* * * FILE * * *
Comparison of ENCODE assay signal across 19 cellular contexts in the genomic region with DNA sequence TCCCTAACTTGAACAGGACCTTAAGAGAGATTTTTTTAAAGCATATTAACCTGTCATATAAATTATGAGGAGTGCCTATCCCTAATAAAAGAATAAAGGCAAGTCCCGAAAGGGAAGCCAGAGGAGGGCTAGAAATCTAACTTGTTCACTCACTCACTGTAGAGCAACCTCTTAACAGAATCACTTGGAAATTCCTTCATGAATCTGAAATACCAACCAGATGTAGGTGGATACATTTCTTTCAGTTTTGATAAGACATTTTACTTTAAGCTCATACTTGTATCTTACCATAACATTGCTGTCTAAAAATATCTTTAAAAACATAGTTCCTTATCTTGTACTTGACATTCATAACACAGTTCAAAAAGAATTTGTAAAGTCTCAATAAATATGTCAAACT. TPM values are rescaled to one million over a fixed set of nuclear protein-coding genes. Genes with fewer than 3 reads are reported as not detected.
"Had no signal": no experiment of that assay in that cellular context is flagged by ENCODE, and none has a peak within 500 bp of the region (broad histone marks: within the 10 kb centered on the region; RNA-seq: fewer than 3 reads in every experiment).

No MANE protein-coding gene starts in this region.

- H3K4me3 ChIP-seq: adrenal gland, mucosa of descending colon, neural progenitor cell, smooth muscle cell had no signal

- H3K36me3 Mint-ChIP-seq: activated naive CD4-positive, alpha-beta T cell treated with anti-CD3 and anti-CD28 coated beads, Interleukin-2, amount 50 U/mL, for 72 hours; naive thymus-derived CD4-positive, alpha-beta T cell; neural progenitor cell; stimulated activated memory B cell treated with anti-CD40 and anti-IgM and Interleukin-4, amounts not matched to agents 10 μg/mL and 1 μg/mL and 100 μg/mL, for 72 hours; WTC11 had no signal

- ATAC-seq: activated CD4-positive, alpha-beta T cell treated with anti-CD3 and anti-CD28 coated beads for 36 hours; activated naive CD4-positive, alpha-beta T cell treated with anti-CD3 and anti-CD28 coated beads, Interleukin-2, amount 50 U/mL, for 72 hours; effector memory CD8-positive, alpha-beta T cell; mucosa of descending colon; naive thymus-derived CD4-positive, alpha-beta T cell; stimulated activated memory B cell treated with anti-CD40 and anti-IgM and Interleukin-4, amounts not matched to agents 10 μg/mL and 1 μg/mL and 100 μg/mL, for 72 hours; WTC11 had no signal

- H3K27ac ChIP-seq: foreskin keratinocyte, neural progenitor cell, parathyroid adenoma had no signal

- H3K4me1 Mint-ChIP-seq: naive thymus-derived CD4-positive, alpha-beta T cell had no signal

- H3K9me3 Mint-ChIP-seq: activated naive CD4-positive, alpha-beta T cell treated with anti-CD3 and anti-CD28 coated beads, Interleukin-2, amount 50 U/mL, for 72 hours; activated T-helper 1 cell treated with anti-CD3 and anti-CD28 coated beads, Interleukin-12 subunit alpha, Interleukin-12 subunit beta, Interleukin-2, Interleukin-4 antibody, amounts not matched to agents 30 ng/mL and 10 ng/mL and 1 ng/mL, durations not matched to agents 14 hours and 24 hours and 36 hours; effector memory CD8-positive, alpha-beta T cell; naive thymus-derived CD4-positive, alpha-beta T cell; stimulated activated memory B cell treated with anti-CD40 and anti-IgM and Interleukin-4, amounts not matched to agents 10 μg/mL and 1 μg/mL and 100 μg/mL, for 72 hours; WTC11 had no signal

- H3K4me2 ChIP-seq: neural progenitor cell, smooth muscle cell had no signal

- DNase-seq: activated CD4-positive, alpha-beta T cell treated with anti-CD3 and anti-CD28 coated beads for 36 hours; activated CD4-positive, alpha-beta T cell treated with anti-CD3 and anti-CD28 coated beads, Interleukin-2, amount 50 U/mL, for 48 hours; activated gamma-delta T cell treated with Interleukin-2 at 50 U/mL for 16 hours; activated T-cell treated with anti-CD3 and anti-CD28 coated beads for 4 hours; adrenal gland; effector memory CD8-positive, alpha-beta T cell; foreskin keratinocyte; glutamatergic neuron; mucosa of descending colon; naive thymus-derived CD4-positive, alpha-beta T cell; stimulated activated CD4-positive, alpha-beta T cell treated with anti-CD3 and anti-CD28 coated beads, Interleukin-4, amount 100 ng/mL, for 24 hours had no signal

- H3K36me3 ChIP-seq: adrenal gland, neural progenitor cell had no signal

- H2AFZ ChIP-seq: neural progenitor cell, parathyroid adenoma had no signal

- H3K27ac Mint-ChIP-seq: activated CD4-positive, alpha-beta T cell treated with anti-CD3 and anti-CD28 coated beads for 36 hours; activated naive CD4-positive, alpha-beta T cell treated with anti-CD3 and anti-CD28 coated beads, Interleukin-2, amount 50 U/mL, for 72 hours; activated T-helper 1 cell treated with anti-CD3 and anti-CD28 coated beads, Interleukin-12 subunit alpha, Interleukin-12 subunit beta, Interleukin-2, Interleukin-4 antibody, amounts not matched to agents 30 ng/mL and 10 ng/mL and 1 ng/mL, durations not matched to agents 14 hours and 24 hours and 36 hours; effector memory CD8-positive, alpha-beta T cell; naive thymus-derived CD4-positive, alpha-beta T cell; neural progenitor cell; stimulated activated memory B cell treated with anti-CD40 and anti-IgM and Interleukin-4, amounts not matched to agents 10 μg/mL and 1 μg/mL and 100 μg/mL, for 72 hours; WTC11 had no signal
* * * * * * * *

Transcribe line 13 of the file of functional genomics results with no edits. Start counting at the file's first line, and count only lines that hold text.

- H2AFZ ChIP-seq: neural progenitor cell, parathyroid adenoma had no signal